Our hero's father always claimed that people with four wheel drives got stuck more often than people without.

Our hero decides his pickup can handle the snow.  He drives in.  Stops.  Backs out.  Looks over one daunting drift.  Shovels some of it away.  Drives through the drift, into more drift.  He stops, one wheel dangerously tempting the ditch.  He feels a kind of sinking that hot coffee cannot buoy, a kind of wind-whipped flag beginning to tatter and pop, so that someone seeing the tattered flag might wonder, "Why would anyone leave a raggedy flag like that up?"  Our hero musters a hint of confidence again, shovels some snow away, peers beneath the FOUR WHEEL DRIVE pickup to see he's clear of the snow.  He's clear.

He backs up, away from the tempting ditch, back through the daunting drift, following his tracks, except his tracks don't go into the ditch, where he now finds himself.  He's got a cell phone, so he calls for a tow.  Todd's Towing.  Quick answer. He'll be right out.

Then, his friend calls.  Farmer on the way.  Soon, over the hill, the smoke and vapor of a tractor appears, then the tractor itself, its bucket down, scraping a path through concrete barriers that fail to daunt.  Our hero calls back Todd, who says he'll wait to see whether the tow is necessary.  The tractor passes by.  Then returns, backing up, then a friendly farmer emerges from the cab, a log chain in hand.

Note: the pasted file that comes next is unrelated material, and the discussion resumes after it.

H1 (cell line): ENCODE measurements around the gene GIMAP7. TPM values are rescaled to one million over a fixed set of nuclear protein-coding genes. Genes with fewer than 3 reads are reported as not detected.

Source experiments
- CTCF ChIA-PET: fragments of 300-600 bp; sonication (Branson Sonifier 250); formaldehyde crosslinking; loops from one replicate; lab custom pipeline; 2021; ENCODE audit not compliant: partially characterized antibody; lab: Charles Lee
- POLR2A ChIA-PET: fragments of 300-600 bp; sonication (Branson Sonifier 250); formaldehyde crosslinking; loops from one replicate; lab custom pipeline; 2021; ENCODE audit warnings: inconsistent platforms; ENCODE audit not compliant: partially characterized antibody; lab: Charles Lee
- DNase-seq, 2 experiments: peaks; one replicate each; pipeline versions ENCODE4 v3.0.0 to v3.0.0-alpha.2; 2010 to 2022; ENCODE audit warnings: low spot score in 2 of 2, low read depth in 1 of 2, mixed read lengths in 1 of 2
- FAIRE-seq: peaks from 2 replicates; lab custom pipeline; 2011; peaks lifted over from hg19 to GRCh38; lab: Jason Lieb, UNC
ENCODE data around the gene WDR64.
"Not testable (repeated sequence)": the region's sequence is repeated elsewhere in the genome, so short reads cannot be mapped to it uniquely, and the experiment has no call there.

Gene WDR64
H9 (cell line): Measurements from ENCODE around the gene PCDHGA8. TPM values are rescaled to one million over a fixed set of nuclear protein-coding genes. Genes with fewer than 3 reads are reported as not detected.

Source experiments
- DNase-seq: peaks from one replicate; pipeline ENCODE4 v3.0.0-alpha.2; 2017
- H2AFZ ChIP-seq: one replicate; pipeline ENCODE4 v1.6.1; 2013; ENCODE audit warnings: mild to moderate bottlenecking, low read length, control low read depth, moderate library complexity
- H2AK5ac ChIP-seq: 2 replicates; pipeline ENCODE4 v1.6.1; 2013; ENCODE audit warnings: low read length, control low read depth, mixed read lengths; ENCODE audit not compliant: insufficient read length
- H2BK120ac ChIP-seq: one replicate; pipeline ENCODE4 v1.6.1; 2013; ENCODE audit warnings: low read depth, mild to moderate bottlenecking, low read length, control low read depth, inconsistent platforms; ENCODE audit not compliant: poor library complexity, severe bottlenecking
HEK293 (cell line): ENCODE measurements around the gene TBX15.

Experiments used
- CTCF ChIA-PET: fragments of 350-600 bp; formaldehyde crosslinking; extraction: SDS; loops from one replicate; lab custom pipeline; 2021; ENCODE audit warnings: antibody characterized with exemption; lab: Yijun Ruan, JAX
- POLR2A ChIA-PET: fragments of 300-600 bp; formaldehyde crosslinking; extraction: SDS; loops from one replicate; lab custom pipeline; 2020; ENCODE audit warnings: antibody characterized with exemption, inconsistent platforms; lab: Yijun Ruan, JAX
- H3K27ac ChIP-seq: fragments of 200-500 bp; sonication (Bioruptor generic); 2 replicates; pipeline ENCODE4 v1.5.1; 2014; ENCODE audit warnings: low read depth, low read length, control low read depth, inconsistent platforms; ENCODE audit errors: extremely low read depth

"On a rescue mission?"
"I was."

Our hero hears how the farmer is clearing the road for his wife.

"She's got a swimming lesson at Lake Campbell."
"She's a tough old bird," our hero retorts.

The pickup comes out nicely.

Our hero calls Todd, calls the friend, calls the wife.  His coffee has cooled.  He arrives home safely.  He is confident there is hot coffee at home.

TCM Time Again

I've crossed the finish line in a lot of marathons, 26.2 miles at a time, gradually moving back into the pack where things are crowded, where people look a lot like people I see every day at work, in class, at the grocery store.  They're not, like I once thought of myself, the go-getters, the demons, the dedicated souls who jump at the sound of their alarm clocks going off at 5 am and spring from their beds and are soon out the door, music in their ears, the dreams of a good finish driving them forward.  I'm back in the pack now, with the people in costumes, people with love handles, people who months ago decided they'd like to try one marathon to tick it off their bucket list.  Who knows why I'm doing it now, throwing down the gauntlet once again like I did today, forking over the entry fee for the Twin Cities Marathon, whose registration opened today and will soon fill.  Yes, 11,500  of us will pony up the cash, while only a few elite sprites will jockey in the lead pack, gliding through Minneapolis and St. Paul, grinding it out until they reach the Summit hill and ease down into the finish chute just short of the capitol building.  They'll finish in two hours and change, while many of us are chugging along through miles 16, 17, 18, hoping not to crash, eating our Gu and high-fiving the enthusiastic children lining the streets, hoping to glimpse those who love us enough to make signs and rise early to cheer us on.  October 2, 2011.